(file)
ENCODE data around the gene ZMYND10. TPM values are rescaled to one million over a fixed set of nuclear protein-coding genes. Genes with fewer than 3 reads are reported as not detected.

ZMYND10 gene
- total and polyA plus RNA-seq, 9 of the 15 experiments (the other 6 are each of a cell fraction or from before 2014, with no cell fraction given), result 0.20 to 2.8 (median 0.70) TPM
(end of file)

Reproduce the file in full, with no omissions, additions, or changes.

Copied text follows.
ENCODE data around the gene ZMYND10. TPM values are rescaled to one million over a fixed set of nuclear protein-coding genes. Genes with fewer than 3 reads are reported as not detected.

ZMYND10 gene
- total and polyA plus RNA-seq, 9 of the 15 experiments (the other 6 are each of a cell fraction or from before 2014, with no cell fraction given), result 0.20 to 2.8 (median 0.70) TPM